April 22, 2024
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Geula Twersky: Painting the Story of Israel

Artist and educator Geula Twersky is the product of two very different experiences—on one side she is the child of a Holocaust survivor and on the other, she is the grandchild of one of the founders of the State of Israel and signatories of its Declaration of Independence. These two narratives play an important part in Twersky’s life, and the merging of these two worlds finds its expression in her artwork.

A resident of Neve Daniel in Gush Etzion, Twersky made aliyah from Monsey in 2006 along with her husband and nine children. Their tenth child and “sabra baby” was born two years after they made aliyah.

Since she has been a child, Twersky has been bringing her imagination to life through pen and paint. In her teenage years, she dreamed of being a professional artist, but put these aspirations aside after she got married, thinking this was an unrealistic fantasy that could not bear reasonable fruits. But when she was expecting her first child, she had a craving for crayons that she could not ignore, a craving that would slowly translate into wall paint and rollers and eventually canvases and paint brushes. Her dream chased her, and this time she did not shut it down.

Her artwork takes on many different styles, mixing realism, impressionism and expressionism. It is also very personal. “I paint about my experience as a Jewish woman,” Twersky said. “I think I convey the very strong and powerful emotions of a person who has come back to our land and is overwhelmed by the color and fulfillment of prophecy.”

Indeed, this theme of revival is captured in Twersky’s paintings, which reflect the colorful Land of Israel, the rich tapestry and cultures that make up the people of Israel, and the traditions of the Torah of Israel. Twersky believes that her works push Jewish art beyond the cliché of what she calls is “chasidic men dancing or learning.” She aims to provoke thought and discussion. She will often see an image that inspires her and will convey the emotions behind that image through her art. In one painting, she juxtaposes an image of a Holocaust survivor taken by photographer Roman Vishniac with an image of Israeli paratroopers at the Kotel, who are separated by the flame of a Havdalah candle. The expressions on the faces of the men representing different periods of Jewish history convey the message: from darkness to light, from exile to redemption.

Living in Israel has certainly had an influence on Twersky’s artwork, which over the years has become more colorful and abstract, reflecting her own personal journey. “Coming to Israel opened up a lot of those possibilities for me,” she explained. “I became more keenly aware of the differences and the different possibilities in how to be a Torah observant Jew. I think that that freedom and that ability to choose different forms of expression definitely came through in my artwork.”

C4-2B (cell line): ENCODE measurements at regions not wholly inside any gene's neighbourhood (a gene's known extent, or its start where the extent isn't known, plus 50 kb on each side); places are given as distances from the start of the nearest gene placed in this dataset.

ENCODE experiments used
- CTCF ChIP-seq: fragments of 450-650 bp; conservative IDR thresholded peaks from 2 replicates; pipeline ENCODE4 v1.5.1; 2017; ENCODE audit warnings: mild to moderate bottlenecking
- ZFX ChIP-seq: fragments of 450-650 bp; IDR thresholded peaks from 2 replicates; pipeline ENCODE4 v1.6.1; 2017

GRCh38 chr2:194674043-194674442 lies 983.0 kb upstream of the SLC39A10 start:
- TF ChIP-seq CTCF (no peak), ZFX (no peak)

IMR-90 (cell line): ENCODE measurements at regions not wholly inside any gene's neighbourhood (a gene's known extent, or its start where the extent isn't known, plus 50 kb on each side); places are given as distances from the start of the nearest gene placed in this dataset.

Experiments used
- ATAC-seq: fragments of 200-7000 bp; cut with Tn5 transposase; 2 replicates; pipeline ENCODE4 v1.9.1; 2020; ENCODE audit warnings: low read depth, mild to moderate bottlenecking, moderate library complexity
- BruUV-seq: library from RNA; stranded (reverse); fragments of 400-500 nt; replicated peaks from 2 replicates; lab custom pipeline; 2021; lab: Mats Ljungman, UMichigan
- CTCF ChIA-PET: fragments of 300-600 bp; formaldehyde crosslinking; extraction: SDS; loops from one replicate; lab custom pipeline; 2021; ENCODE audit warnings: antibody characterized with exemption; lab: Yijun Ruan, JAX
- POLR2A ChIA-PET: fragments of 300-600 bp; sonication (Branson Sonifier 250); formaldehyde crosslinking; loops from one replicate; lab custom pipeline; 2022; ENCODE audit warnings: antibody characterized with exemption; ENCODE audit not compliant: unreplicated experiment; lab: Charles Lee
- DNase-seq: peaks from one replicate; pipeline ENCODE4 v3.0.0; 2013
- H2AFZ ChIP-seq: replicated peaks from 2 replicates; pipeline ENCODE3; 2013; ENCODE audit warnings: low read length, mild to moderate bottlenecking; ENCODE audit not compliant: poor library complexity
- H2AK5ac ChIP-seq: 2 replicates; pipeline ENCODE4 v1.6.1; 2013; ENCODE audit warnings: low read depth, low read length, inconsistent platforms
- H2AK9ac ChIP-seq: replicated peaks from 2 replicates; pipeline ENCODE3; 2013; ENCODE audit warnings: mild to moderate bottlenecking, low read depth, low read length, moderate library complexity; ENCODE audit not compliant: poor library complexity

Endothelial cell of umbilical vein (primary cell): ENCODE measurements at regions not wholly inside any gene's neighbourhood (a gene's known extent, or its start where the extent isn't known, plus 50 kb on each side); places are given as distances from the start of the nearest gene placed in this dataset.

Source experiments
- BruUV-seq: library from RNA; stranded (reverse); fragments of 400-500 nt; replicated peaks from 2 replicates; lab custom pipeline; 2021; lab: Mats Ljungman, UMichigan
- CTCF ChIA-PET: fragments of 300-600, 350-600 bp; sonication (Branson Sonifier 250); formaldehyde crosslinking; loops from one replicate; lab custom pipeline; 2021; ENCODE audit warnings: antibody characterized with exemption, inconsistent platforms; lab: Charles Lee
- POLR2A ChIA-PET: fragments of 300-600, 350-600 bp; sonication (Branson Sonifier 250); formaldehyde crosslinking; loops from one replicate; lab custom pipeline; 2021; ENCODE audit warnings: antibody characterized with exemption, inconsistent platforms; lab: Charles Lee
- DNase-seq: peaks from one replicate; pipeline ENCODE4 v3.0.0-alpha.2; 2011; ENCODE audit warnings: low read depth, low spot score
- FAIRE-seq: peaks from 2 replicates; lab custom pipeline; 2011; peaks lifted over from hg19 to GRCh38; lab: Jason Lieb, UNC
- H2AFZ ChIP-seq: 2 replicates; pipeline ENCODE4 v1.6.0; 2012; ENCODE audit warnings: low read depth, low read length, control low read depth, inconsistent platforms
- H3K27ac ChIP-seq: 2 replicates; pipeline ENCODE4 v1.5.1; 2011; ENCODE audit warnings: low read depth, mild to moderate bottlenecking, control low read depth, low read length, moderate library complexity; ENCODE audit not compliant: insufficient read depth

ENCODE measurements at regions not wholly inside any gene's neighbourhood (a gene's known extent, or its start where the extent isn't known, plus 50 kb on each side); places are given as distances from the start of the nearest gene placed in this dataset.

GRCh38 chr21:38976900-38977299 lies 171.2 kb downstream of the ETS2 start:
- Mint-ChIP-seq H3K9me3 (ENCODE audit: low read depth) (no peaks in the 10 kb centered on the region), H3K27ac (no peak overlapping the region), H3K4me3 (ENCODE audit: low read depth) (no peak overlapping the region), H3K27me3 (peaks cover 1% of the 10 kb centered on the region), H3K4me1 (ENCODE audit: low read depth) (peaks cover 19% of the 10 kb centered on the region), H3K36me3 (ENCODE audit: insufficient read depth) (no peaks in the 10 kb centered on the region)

In Israel, Twersky has balanced her career in art with one as an educator, often merging the two. She lectures in various academic and religious institutions. Her most recent book, “Torah Song: The Theological Role of Torah Poetry,” explores the theology of biblical poetry, using her background as an artist to interpret the various styles of poetry exhibited in the Torah. Though she still aspires to be a full-time artist, she is also aware of the limitations in Israel and the lack of funding available for artists.

Twersky achieved a major milestone in her career in 2007 when she was awarded Israel’s highest honor for excellence in art for Israeli immigrants. This award led to two exhibition opportunities, one with the Ministry of Immigration and Absorption in celebration of International Women’s Day and one at the Knesset, an experience that Twersky describes as “very, very moving.”

Today, Twersky has a gallery in the Cardo of Jerusalem’s Old City where she sells her paintings. In addition to her regular works, she is focusing more on the role of the woman in Judaism, as well as self-portraits—what she sees are expressions of her desire to be true to her authentic self and paint not just for commercial purposes. She aims to have a solo exhibit one day and fill an entire hall exclusively with her works. But she is also pleased to spend the whole day on her own, with paint brush in hand and her mind intent on a vision for a desired result. “I think I always want to paint the next painting,” Twersky summarized with a smile.


For more information on Geula Twersky’s artwork visit geulaart.com or email [email protected]

Alisa Bodner is a Fair Lawn native who immigrated to Israel a decade ago. She is a nonprofit management professional who enjoys writing in her free time.

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